Why They Are Planning To Steal Our Super, Explained In 4 Simple Charts

11 Jun

* All charts click to enlarge

1. Commonwealth Government auctions of Treasury Bonds (long term debt) –

Source: Australian Office of Financial Management (AOFM)

2. Commonwealth Government auctions of Treasury Notes (short term debt) –

Source: Australian Office of Financial Management (AOFM)

3. Australian Banks’ $15 Trillion in Consolidated Off-Balance Sheet “Business” (92.3% derivatives) versus $2.66 Trillion in On-Balance Sheet “Assets”

$2.66 Trillion in "Assets" versus $15 Trillion in Off-Balance Sheet "Business" (derivatives)

4. Interest-on-debt, versus government headline budget surplus/deficits –

Sources: RBA Statistics; Commonwealth Final Budget Outcomes; Budget 2011-12

A quick, important note about that last chart.

The last 4 sets of columns (year 2010-11 through 2013-14) are only Labor’s “Estimates” (E) and “Projections” (P).

Since Labor came to power, every year their official budget “estimates” and “projections” have ended up, in the Final Budget Outcome, worse than originally “estimated” and “projected”.

For example, their “estimated” and “projected” Interest-on-debt blew out by $5.69 Billion in just 6 months, between the Mid-Year Economic and Fiscal Outlook (MYEFO) report in November 2010, and the recent May Budget 2011-12.

For more detailed information showing why we’ll never get to see all of our super, please read the following:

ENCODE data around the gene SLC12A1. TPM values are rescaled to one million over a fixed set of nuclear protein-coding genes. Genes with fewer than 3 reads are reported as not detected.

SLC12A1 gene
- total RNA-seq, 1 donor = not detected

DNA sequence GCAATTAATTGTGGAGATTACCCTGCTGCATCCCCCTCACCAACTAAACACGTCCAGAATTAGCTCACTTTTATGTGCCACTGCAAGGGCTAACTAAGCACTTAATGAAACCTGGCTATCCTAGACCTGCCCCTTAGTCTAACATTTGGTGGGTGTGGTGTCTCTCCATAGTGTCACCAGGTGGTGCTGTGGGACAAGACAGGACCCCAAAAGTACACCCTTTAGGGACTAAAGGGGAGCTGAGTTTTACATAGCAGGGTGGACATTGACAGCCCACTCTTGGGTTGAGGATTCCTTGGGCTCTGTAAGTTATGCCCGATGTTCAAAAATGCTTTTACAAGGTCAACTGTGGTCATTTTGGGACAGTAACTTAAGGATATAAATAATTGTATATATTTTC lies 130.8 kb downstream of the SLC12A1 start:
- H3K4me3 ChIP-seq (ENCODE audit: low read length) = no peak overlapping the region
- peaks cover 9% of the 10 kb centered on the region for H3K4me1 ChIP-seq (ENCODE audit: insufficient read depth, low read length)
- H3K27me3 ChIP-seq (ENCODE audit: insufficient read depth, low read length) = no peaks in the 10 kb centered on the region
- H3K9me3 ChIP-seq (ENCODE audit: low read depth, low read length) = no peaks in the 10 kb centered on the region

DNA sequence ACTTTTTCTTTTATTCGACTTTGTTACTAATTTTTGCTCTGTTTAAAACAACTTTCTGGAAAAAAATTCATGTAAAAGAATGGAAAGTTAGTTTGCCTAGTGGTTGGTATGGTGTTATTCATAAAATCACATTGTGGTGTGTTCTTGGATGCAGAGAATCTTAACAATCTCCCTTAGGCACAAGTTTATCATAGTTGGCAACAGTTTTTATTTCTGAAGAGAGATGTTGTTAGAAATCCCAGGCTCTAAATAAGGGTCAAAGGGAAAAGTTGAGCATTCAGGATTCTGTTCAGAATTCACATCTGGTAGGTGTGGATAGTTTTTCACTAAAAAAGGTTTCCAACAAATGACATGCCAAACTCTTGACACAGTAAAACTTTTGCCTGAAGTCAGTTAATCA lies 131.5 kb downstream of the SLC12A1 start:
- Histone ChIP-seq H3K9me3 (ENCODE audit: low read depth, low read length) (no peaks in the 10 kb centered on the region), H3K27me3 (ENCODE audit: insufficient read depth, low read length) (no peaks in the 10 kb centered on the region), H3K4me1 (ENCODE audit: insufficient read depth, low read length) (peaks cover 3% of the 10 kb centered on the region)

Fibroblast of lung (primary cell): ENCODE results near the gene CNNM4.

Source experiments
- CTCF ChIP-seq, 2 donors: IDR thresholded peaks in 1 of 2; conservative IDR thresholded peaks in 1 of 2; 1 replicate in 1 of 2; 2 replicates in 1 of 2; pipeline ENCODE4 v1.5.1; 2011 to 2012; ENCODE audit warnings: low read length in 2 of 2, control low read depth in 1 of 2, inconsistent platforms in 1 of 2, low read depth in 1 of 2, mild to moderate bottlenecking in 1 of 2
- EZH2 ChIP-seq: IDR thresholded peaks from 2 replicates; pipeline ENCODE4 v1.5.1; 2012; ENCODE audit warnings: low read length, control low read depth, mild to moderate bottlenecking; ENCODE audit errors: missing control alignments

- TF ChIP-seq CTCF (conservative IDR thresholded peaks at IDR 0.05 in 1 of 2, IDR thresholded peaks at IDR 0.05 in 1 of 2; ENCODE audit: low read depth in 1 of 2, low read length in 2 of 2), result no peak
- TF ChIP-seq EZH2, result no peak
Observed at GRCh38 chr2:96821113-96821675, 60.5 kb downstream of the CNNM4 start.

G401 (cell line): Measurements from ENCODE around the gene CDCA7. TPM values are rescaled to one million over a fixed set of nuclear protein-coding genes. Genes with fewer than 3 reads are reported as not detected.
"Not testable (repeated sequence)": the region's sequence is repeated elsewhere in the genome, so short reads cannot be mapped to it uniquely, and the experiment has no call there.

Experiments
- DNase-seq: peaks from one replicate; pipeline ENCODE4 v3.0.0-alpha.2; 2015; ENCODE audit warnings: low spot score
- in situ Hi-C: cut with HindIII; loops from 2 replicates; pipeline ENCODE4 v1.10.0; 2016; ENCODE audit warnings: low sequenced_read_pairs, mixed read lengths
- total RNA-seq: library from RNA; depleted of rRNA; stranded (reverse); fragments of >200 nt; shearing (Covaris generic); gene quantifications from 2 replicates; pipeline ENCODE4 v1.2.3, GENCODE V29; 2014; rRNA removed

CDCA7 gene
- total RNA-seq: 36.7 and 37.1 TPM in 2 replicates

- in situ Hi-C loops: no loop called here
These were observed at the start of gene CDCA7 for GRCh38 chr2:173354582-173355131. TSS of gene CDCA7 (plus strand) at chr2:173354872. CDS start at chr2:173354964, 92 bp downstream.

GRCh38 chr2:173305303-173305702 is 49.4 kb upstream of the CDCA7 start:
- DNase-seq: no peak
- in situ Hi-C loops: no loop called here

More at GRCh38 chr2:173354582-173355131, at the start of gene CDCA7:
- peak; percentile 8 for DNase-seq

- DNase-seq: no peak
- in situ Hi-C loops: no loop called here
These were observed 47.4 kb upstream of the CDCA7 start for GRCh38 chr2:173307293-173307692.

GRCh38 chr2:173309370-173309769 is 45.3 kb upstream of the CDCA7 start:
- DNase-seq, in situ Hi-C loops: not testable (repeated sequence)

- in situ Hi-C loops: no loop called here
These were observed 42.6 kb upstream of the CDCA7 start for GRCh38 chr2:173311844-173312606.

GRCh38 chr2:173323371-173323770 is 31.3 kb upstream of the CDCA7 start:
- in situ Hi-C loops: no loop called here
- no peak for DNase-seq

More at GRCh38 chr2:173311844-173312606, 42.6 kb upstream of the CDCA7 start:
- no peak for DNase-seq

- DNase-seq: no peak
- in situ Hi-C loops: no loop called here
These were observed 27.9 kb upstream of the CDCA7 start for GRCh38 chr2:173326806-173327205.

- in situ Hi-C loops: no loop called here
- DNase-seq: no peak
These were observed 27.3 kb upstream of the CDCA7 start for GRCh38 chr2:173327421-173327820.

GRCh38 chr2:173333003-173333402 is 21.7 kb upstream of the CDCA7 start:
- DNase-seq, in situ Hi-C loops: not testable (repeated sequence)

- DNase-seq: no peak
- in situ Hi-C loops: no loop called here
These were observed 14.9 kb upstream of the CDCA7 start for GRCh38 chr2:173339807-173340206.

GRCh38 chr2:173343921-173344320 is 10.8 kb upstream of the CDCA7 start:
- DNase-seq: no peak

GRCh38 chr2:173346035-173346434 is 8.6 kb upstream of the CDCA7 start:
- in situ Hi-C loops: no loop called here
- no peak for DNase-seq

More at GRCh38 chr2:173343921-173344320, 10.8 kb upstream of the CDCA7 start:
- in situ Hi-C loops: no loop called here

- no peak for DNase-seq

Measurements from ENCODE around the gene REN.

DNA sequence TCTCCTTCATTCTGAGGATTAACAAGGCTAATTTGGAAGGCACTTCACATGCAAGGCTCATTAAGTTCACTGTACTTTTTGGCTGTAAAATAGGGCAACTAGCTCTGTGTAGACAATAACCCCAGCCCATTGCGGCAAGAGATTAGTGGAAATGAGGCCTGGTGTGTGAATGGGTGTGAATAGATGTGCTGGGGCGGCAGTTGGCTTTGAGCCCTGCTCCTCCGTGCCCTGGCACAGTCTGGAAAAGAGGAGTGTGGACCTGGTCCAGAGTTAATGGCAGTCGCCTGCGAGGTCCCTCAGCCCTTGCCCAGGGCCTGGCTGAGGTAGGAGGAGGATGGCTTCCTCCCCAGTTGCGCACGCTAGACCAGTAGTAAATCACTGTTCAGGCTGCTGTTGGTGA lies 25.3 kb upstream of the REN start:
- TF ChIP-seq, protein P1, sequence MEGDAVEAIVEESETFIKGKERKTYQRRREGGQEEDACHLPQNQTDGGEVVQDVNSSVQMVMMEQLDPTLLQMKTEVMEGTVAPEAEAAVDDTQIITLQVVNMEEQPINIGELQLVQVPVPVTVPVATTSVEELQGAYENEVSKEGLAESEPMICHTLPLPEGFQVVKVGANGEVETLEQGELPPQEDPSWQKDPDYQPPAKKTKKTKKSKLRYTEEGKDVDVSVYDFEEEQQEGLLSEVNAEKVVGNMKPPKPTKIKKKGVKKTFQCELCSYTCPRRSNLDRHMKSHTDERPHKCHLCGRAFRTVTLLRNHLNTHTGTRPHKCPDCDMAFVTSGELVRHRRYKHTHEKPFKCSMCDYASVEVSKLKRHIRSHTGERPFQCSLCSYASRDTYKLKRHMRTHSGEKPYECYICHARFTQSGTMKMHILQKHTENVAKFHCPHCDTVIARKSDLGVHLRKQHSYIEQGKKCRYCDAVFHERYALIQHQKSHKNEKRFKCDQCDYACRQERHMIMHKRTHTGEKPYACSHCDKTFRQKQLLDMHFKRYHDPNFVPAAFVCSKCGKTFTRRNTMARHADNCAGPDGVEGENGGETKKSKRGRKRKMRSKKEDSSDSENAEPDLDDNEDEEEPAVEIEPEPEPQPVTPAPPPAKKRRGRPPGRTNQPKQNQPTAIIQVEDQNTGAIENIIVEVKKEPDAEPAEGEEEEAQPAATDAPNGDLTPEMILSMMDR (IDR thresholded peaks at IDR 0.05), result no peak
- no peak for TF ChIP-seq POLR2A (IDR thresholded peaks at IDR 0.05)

“Liberal Party’s Sneaky Plan To Steal Your Super To Pay Labor’s Debt”

“No Super For You!!”

“Budget Blowout: Interest-on-debt $1.59m Per Hour”

“How Gillard’s Use Of The Credit Card Makes Rudd’s GFC Spending Spree Look A Model Of Financial Prudence”

“How Wayne ‘Franked’ Another $20 Billion”

“Our New Treasury Secretary Is America’s Mini-me”

“Fresh Evidence Our Banks In ‘Race To The Bottom’ Means You Can Kiss Your Super Goodbye”

“How Australia Will Look When The SHTF”

“Tick Tick Tick – Aussie Banks’ $15 Trillion Time Bomb”

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9 Responses to “Why They Are Planning To Steal Our Super, Explained In 4 Simple Charts”

  1. JMD June 11, 2011 at 10:25 am #

    Article well worth reading; http://www.zerohedge.com/article/guest-post-police-state-amerika

    Gives a good background on the subject you are discussing here, the article discusses the US but is applicable here. Edwin Vieira is a smart guy.

    • The Blissful Ignoramus June 11, 2011 at 12:20 pm #

      Thx JMD, will take a look. Anything you come across – worldwide – on this theme, please do keep me advised. Much appreciated.

  2. Abe June 11, 2011 at 7:28 pm #

    You understand that when bonds mature, the Government repays the debt and the stock falls, right? Charts 1 and 2 might benefit from highlighting the volume of debt that has matured through time, but why let accuracy get in the way of a good story, huh?

    • The Blissful Ignoramus June 11, 2011 at 8:22 pm #

      Yes, Abe, I do understand the issue of bond maturities.

      However, your inference that somehow not capturing maturities renders those two charts inaccurate, is simply flat wrong.

      As stated in my response to your comment at another post, pointing to the government’s paying out on previously-issued debt on maturity – as they are legally obliged to do – wilfully overlooks the reality that they are effectively just rolling over old debt, by continually creating even more new debt. Hence, why the total of Commonwealth Government Securities on issue continues inexorably to rise.

      The total is the number that matters.

      The charts are perfectly accurate, and well capture the overall context – a government that, compared with the previous 15 years plus, has embarked on a massive borrow-and-spendathon, and has thus lumped the taxpayer with an annual Interest-on-debt bill that the history of past budget surpluses suggests is unlikely to ever be met. If they can’t find a surplus big enough to pay the interest-only, then they cannot pay the principal.